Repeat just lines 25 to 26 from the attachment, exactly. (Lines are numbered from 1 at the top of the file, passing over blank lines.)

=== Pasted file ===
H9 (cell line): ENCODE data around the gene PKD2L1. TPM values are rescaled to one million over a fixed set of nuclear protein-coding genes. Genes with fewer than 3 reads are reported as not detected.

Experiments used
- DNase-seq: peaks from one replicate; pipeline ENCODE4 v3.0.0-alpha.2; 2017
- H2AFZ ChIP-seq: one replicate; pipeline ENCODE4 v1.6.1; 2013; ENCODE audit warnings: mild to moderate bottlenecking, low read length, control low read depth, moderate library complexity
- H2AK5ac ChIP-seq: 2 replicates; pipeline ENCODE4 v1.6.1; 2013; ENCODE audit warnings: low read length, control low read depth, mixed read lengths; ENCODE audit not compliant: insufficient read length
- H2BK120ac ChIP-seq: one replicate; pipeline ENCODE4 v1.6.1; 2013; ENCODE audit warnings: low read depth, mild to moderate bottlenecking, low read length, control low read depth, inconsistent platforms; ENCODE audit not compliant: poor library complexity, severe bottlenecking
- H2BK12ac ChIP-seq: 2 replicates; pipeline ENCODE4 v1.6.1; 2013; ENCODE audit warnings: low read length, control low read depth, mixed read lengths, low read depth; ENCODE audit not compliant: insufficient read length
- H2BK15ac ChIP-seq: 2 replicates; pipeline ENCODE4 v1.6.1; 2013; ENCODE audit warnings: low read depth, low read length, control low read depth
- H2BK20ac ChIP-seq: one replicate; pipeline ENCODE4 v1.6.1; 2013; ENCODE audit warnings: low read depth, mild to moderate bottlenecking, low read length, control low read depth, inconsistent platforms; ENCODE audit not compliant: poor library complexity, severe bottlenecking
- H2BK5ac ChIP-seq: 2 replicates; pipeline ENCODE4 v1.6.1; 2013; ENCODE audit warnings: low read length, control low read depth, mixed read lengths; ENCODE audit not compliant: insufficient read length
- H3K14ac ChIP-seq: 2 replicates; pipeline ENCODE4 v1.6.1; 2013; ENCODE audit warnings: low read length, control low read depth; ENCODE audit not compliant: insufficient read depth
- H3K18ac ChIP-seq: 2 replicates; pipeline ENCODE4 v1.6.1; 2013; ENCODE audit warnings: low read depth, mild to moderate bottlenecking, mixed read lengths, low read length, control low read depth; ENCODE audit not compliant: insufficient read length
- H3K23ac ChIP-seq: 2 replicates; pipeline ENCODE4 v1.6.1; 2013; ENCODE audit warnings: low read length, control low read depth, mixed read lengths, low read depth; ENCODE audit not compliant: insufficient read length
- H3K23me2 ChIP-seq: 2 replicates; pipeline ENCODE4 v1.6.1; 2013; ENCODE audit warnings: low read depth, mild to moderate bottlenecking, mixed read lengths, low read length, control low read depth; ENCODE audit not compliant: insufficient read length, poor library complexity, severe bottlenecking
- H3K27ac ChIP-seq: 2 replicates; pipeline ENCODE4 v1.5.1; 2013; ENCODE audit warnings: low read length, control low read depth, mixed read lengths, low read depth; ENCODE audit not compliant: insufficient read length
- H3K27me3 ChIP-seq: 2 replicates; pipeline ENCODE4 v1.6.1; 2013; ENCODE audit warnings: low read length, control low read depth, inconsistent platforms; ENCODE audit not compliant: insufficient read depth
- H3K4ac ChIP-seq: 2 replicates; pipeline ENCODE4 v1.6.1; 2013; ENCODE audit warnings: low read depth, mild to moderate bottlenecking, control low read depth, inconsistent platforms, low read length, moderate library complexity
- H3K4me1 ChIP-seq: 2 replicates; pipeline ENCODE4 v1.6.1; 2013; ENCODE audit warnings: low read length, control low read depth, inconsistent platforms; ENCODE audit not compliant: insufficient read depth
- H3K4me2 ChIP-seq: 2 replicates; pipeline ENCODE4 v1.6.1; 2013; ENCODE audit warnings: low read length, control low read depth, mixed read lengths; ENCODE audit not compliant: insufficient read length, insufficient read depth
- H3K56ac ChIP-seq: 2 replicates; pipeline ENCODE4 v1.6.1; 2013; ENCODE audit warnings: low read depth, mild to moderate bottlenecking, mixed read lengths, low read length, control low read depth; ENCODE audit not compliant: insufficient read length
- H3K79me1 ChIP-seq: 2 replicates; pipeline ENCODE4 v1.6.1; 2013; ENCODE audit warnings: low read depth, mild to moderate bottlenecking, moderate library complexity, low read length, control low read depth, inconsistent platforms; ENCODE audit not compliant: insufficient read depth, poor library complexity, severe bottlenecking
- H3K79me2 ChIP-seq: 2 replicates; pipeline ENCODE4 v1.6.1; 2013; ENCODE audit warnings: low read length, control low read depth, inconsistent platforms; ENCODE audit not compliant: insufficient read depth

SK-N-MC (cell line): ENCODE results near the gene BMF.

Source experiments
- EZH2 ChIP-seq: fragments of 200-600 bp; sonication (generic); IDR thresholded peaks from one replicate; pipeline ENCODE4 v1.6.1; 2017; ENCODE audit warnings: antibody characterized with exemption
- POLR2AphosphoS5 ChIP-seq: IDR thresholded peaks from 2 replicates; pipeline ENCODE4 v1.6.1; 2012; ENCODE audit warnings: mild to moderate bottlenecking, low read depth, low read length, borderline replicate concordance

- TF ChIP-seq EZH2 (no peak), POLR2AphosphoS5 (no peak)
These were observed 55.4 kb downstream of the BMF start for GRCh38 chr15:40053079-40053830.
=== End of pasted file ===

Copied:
- EZH2 ChIP-seq: fragments of 200-600 bp; sonication (generic); IDR thresholded peaks from one replicate; pipeline ENCODE4 v1.6.1; 2017; ENCODE audit warnings: antibody characterized with exemption
- POLR2AphosphoS5 ChIP-seq: IDR thresholded peaks from 2 replicates; pipeline ENCODE4 v1.6.1; 2012; ENCODE audit warnings: mild to moderate bottlenecking, low read depth, low read length, borderline replicate concordance